What do you think? Do you pleasure read? Why or why not? Do you hold movies and TV shows to the same standards as books? Maybe you had a really awesome English teacher that gave you a totally different experience?



12 thoughts on “Pleasure Reading

  1. I read A LOT and always only for pleasure, I’ve been a teacher and yes I agree with you a lot of the way reading is handled in schools turns kids off. I now homeschool and have four lil book-addicts and I like to think this is because they’ve never been forced to read anything but always been encouraged to read what they enjoy. Great post, thanks for sharing your thoughts on this important subject 🙂

    Liked by 1 person

    1. I sometimes feel like in the quest to educate kids, we crush their love of learning.

      There are checklists and did the kid say what we needed to hear to pass them.

      I learned how much I came to hate English class and learned to separate it from reading.

      Makes me think…


  2. I think there are a few different things going on here (for the record: I’m coming at this from the perspective of an English PhD and college level instructor):

    Most high school level English is focused more on introducing basic level conscious analysis and close reading, both useful skills, but do a fairly poor job of acknowledging that. They tend to come out of the Structuralist and Semiotics schools of literary theory, which were popular in the 1970s, I suspect in part because both are heavily focused on close reading and some degree of simple analysis. (Personally, I’m not a fan of either theory, even as I acknowledge that they are the foundation of the routes that I favor.)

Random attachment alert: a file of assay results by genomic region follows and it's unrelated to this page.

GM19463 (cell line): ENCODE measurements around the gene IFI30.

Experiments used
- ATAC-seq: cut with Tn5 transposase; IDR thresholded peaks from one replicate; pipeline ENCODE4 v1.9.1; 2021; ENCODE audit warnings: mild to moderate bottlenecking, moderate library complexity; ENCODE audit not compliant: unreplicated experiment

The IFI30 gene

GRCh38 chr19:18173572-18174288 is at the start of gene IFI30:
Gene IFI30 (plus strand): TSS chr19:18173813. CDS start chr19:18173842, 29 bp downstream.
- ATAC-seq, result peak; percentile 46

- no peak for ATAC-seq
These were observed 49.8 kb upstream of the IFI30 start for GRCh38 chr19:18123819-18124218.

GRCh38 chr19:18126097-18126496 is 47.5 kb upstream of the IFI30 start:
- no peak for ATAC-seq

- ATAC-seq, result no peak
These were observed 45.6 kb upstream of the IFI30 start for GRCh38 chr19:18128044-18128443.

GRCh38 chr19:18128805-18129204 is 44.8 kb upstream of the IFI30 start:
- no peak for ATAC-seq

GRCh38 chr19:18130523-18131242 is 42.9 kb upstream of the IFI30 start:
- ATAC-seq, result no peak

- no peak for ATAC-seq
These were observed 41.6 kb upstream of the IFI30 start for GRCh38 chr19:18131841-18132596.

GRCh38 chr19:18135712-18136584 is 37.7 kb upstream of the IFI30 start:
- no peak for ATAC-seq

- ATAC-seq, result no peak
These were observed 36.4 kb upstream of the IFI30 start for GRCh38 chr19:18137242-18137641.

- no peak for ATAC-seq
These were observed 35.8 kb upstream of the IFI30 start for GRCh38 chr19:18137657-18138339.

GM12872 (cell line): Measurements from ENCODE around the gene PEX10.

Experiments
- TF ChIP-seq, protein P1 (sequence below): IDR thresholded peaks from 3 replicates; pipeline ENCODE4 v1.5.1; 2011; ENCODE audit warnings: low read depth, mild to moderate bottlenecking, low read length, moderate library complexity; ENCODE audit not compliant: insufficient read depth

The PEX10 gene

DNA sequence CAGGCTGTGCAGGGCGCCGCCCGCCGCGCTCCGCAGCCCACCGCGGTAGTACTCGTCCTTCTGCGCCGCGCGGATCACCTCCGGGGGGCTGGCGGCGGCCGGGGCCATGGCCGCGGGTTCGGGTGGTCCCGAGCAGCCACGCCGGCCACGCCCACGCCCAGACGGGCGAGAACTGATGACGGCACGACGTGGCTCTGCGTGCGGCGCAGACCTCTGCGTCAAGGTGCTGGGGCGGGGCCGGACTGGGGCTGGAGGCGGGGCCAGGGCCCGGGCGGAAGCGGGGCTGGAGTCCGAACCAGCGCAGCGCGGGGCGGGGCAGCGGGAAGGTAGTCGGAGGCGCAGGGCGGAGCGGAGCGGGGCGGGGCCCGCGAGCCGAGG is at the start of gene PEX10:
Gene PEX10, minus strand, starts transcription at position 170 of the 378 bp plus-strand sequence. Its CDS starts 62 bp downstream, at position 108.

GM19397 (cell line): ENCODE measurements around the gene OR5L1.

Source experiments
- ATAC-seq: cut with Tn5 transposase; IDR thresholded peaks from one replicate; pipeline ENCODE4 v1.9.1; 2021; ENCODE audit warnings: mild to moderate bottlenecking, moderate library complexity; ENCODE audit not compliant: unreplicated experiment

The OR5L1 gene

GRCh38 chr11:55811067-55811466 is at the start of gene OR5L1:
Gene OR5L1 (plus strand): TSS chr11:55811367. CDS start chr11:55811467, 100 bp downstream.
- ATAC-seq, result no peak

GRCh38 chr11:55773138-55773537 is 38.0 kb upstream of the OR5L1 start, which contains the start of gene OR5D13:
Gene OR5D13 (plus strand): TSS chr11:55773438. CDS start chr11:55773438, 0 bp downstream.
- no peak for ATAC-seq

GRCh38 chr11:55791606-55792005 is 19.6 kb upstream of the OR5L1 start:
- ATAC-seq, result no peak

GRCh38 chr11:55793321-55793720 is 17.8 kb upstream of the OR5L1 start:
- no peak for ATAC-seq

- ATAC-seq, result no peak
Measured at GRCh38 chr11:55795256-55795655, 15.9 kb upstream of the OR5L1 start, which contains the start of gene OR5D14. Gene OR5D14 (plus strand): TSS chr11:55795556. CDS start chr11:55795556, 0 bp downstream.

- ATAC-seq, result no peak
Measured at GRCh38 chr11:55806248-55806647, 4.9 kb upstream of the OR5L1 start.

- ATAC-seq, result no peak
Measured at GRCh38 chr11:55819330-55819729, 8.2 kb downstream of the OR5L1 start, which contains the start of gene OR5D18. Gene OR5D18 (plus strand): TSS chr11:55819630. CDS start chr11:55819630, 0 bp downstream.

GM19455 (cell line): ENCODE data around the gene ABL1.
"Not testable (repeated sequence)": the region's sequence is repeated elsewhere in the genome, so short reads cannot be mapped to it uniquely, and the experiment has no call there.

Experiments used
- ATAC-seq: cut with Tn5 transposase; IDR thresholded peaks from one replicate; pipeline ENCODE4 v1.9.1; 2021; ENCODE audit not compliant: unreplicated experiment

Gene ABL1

K-12 English is very different from other forms of reading (and college English, where there’s also huge difference between composition and English), mostly due to external forces (e.g. state requirements) and the purpose of school (which is, arguably, not to engender a love of reading, but rather to teaching critical reading which is an incredibly important skill). A lot of high school teachers (depending on the district) are hobbled–one reason I could never teach at that grade level.

    Personally, I study and write mostly about pop culture literature (my dissertation was on Terry Pratchett’s Discworld and J.K. Rowling; the follow up book was about Jack Williamson, Pratchett, Rowling, Charlaine Harris, and Charles de Lint), but to really “get” a lot of the depth that’s going on in those pieces, a background in the older stuff is necessary. The older, “classic”, material also still speaks to audiences, but perhaps that element isn’t emphasized enough. Text choice is also, I think, and issue. In high school, for instance, the only Shakespeare I was exposed to were his tragedies and histories (Romeo & Juliet, Julius Caesar), none of his comedies.

    All that said, most of what I read in fiction is fantasy in one form or another, I think Shakespeare is a sort of third rate playwright (hey, the Restoration audiences agreed), and I find the 18th to 19th century “classics” to be largely dull and uninteresting, with some exceptions (Dickens, Poe).

    Liked by 2 people

    1. I learned a few things about high school English from your reply!

      I need to think more on your response, but my first thought is why is critical thinking and enjoying literature not the same?

      I don’t understand much about teaching methods, and I was not an English major, but it seems so counterproductive to crush kids’ love of reading to teach critical thinking.